Ebbie Tolbert was born in around 1807 and spent over 50 years as a slave. She gained her freedom at the age of 56. And lived long enough that at the age of 113, she walked to the St. Louis polling station and registered to vote.
2. A polar bear used to live in the tower of London in the 13 century which was fed by putting a leash on it and letting it fish in the Thames.
3. Daniel Radcliffe has made $94 million from playing the role of Harry Potter and has hardly spent any of it.
4. Honey bees, despite having the brain size of a sesame seed, can count up to 4 and can understand the concept of zero.
5. Students in competitions to design fuel-efficient vehicles routinely design vehicles capable of traveling thousands of miles per gallon of gas.
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In 2002, a 7-year-old Philadelphia girl name Erica Pratt was abducted and locked in a basement. She managed to escape her kidnappers in less than 24 hours by gnawing through the duct tape binding her hands and feet, kicking out a panel on the basement door, punching out a window, and then screaming for help.
7. Kit Kat in Japanese roughly translates to "Sure Winner." As a result, they are considered good luck to Japanese high school students.
8. In 1784, Great Britain imposed a tax on bricks to pay for the war in America. In response, people started using larger bricks and now buildings in UK can be dated based on the brick size.
9. Stephen King, one of the greatest horror novelists of all time, has to sleep with the lights on.
10. The State of Hawaii has an "Aloha Spirit" law requiring business and government officials to act with kindness, harmoniousness, agreeability, humility, and patience.
After Neil deGrasse Tyson tried to persuade rapper BoB that the Earth isn't flat, the rapper released a diss song against him called "Flatline" in which he expands his views on the Earth being flat. In response, Tyson and his rapper nephew responded with their own diss track titled "Flat to Fact."
12. A small group of developers behind Medal of Honor video game broke away from that series due to the increasing control of EA. They instead created a new game and called it Call of Duty.
13. In 1920s Paris, Irish novelist James Joyce would get drunk, start fights, and then hide behind Ernest Hemingway for protection, screaming, "Deal with him, Hemingway!"
14. In Norse mythology at the end of the world (Ragnarok) the gods--Odin, Thor, Loki, and the others--as well as all humans, will die. Evil triumphs over good and the world will be engulfed in water.
15. All airplanes must have a green light on their right wing, and a red light on their left wing, to indicate the direction of travel to other planes.
The first firemen to respond to the Chernobyl meltdown stood above the burning core, which emitted radiation at 30,000 roentgen per hour. When they died a few weeks later, their bodies were so radioactive they were buried in coffins made of lead with the lids welded shut.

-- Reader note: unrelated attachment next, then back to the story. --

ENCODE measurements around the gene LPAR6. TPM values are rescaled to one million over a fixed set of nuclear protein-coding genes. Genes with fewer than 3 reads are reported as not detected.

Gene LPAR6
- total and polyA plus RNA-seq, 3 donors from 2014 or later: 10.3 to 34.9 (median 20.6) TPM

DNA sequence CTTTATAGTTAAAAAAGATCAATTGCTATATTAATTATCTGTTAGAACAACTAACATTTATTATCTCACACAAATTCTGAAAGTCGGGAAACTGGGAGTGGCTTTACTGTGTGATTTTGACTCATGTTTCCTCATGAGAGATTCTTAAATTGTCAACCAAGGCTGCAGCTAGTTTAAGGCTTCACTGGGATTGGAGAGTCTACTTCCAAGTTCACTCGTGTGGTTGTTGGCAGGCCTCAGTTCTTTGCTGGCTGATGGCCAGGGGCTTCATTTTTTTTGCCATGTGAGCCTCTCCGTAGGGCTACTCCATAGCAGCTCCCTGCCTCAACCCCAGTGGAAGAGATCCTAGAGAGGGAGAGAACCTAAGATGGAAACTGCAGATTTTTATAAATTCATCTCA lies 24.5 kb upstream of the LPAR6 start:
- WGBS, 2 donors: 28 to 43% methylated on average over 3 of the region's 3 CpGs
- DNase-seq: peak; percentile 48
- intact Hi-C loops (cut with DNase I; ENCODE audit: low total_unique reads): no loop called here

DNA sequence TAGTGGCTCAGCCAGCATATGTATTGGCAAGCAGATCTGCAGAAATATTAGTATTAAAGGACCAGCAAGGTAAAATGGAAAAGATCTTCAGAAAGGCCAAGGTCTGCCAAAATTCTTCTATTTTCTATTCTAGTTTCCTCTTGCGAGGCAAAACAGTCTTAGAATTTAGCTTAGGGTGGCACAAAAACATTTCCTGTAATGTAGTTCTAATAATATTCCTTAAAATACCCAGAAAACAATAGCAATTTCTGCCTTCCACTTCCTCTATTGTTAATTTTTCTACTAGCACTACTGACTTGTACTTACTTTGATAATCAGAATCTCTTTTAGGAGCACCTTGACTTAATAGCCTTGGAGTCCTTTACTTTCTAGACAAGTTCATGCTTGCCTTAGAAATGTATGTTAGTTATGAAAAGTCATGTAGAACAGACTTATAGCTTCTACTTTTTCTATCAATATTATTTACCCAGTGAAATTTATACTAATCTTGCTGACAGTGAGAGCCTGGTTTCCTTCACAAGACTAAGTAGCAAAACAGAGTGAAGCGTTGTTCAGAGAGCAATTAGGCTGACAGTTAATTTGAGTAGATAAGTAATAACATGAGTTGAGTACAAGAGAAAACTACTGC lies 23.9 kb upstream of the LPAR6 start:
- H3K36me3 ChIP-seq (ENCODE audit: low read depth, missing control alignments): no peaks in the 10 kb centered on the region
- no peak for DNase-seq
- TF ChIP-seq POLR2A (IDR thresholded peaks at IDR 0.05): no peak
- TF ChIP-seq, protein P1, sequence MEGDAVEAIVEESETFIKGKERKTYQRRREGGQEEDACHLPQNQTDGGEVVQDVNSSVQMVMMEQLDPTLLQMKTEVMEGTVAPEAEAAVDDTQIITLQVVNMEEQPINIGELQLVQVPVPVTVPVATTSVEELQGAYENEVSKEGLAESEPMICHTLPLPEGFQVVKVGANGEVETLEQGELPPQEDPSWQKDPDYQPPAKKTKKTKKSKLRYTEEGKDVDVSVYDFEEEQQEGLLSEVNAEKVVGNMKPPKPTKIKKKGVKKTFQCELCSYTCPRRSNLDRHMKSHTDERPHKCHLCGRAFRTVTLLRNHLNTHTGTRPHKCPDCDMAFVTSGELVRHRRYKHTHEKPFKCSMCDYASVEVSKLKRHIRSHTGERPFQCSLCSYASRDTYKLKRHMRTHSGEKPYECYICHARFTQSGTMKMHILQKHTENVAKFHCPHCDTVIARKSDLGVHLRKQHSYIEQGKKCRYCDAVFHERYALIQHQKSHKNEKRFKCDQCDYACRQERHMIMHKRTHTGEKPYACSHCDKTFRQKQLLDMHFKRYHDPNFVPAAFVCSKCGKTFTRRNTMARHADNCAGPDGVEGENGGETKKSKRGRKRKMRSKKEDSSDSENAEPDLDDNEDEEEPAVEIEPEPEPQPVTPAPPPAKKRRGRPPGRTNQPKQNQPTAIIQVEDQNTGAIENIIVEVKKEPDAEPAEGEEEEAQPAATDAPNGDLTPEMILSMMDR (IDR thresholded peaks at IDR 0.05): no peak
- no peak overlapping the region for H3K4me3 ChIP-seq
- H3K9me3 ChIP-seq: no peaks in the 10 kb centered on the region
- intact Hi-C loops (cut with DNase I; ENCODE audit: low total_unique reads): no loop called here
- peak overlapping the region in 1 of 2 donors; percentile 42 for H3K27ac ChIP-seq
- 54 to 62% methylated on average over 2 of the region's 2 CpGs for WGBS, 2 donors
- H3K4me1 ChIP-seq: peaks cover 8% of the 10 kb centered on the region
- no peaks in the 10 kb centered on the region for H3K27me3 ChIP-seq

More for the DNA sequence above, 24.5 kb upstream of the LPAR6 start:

17. Breakfast being “the most important meal of the day” originated in a 1944 marketing campaign launched by General Foods, the manufacturer of Grape Nuts, to sell more cereal. During the campaign, grocery stores and radio advertisements promoted the importance of breakfast.
18. There is a "honeymoon phase" for people who acquire a new job that usually ends after the first year of employment. Happiness levels dip after the first year, and stress levels continue to rise and rise each year thereafter.
19. Monkeys aren't supposed to eat bananas. The bananas that humans consume are so full of sugar that monkeys will get diabetes if it is a regular part of their diet.
20. A Los Angeles homicide detective named Steve Hodel believes that his deceased father killed the Black Dahlia, after he found a picture of him with Elizabeth Short. He later discovered that his father had been one of the prime suspects at the time of the murder.
According to Italian folklore, on the same night that Mary gave birth to Jesus, a virgin cat in Bethlehem gave birth to a kitten.
22. A rabbit named Dory helped save her owners life when he slipped into a diabetic coma. When Simon Steggall passed out watching TV, Dory jumped on his chest and thumped furiously. Her odd behavior caught the attention of Steggall's wife (she thought he was just sleeping) who called for help.
23. When Salvador Dali was exhumed 28 years after his death in 2017 for DNA tests, it was discovered that his famous “10 past 10” mustache still remained perfectly intact.
24. A freed slave named Samuel McCulloch was the first Texian soldier to be wounded during the Texas Revolution, in 1835. A law later prohibited freed slaves from residing in the Republic of Texas but specifically excluded McCulloch, his family, and his descendants in recognition of his service.
25. To test the Dr. Fox Effect, researchers once created a jargon-filled, contradictory, and nonsensical lecture. Audiences rated the lectures highly if the presenter was expressive, even though the lecture was gibberish.